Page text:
Lean Away: Elite College Graduates Leave the Workforce

by Elaine Schwartz    •    Jun 17, 2013    •    727 Views

By Lilli DeBode, guest blogger and senior at Kent Place School

Sheryl Sandberg, COO of Facebook, has become quite famous since the release of her recent book, ‘Lean In.’ In it, she urges women to take on careers even if they have families to take care of.

There is one group of women that seems to be ignoring Sandberg’s advice: graduates of elite universities.

Yes, according to a recent study from Vanderbilt, 60% of women with bachelor’s degrees from prestigious colleges work full time, while 68% of women with degrees from less selective schools work full time.

Even more surprising; one third of married mothers with MBAs from top colleges work full time, compared to two-thirds who earned their MBAs at less prestigious colleges.

Why do these women with so much potential in the workforce choose to stay home? If they chose to continue pursuing their careers, there is no doubt that many of them would have upper management positions.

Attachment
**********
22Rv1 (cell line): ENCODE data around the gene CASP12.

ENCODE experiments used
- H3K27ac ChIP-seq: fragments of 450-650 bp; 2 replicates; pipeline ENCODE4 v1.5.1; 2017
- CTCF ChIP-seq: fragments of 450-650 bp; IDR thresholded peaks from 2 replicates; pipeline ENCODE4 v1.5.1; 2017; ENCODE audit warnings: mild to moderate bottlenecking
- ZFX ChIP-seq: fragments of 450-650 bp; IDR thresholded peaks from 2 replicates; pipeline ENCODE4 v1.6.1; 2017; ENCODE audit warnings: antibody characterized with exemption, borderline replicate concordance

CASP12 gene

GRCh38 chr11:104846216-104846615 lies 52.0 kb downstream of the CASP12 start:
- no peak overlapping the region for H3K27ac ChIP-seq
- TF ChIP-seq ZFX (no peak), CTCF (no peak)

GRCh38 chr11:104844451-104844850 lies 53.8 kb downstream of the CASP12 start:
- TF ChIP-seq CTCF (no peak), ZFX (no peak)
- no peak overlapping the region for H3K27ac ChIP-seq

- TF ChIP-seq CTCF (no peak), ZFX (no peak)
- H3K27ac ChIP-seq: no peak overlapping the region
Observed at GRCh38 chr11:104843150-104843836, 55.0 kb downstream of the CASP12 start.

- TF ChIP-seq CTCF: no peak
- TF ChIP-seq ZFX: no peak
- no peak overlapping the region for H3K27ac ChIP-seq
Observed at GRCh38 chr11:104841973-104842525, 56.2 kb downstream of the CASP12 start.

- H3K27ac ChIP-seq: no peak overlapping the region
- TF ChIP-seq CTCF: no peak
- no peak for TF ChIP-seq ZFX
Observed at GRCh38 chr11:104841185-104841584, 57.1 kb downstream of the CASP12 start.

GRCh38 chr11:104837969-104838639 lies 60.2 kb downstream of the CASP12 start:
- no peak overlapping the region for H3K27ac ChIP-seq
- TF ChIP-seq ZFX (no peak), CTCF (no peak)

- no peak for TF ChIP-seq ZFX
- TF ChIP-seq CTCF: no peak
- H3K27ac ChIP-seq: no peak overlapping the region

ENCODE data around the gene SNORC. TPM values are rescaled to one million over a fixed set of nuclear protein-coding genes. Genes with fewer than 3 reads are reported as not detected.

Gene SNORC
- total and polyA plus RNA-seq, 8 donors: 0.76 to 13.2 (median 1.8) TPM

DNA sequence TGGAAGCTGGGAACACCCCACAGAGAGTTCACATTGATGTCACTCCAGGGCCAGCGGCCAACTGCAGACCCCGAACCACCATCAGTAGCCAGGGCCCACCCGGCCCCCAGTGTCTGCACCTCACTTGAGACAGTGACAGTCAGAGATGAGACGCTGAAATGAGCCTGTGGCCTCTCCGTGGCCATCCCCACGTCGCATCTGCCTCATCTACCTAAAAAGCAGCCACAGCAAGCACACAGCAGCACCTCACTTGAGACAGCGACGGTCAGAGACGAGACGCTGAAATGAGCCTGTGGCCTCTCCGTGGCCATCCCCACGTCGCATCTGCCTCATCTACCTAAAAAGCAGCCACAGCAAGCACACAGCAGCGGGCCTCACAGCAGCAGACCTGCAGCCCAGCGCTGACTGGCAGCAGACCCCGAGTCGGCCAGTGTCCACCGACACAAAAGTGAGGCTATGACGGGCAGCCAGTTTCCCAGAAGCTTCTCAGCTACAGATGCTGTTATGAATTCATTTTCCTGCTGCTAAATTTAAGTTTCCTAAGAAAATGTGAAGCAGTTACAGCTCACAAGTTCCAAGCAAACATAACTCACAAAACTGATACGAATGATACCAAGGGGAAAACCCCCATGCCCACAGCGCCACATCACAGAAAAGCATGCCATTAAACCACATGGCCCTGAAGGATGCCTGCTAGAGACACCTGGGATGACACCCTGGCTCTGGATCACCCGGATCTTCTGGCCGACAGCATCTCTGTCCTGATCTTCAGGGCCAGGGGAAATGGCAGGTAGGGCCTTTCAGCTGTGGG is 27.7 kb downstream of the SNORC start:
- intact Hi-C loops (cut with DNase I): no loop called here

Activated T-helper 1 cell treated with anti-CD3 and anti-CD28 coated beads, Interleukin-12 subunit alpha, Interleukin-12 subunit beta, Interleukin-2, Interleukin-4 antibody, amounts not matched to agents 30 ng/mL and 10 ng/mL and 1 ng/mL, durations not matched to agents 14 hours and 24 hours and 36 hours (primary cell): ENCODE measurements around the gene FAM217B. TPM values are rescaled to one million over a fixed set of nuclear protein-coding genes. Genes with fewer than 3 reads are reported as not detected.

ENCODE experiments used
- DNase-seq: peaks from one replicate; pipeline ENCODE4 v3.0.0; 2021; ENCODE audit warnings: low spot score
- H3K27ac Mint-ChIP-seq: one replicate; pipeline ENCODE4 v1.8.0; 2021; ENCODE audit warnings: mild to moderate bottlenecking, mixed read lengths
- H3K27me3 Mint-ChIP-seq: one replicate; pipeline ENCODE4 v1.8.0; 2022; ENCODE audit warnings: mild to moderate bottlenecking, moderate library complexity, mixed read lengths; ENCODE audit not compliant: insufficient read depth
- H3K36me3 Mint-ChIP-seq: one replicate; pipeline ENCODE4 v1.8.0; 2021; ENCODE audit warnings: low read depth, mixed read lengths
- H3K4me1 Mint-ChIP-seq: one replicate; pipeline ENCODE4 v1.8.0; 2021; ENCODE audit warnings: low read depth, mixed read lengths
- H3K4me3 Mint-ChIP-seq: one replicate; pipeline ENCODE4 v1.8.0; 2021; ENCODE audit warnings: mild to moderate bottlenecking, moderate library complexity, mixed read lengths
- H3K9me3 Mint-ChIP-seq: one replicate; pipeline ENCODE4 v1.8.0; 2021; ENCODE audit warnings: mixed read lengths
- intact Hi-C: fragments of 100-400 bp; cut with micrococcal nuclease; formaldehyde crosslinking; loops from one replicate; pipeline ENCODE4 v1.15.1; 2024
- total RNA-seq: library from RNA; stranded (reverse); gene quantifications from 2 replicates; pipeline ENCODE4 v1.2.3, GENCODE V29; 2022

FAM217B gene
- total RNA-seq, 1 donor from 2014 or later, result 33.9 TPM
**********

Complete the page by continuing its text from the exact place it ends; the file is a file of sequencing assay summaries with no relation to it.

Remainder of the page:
There are two somewhat obvious reasons these women are leaving their jobs:

1. Women who attended prestigious schools often have highly successful spouses that went to similar universities. Because of the spouses high-paying jobs, the women are able to spend time with their children and leave their jobs.

2. Many attendees of top colleges are often affluent, and receive degrees regardless  of whether or not they choose to use them in the future. Women who go to lower-tier colleges, however, often are counting on their college education to pay off.

How is this affecting the workplace? Many women who attend top colleges are set up for success, and could effectively take powerful positions in companies. When these specific women leave the workforce, they allow more men to take their positions and lose footing in the climb to upper management positions. In addition, if these women choose to return to the workforce after they raise their children, they cannot simply return to where they left off. They end up receiving lower positions than they would have had they stayed in the workforce the whole time.

Sources and resources: To read the Vanderbilt study, click here. To read more about this topic click here.

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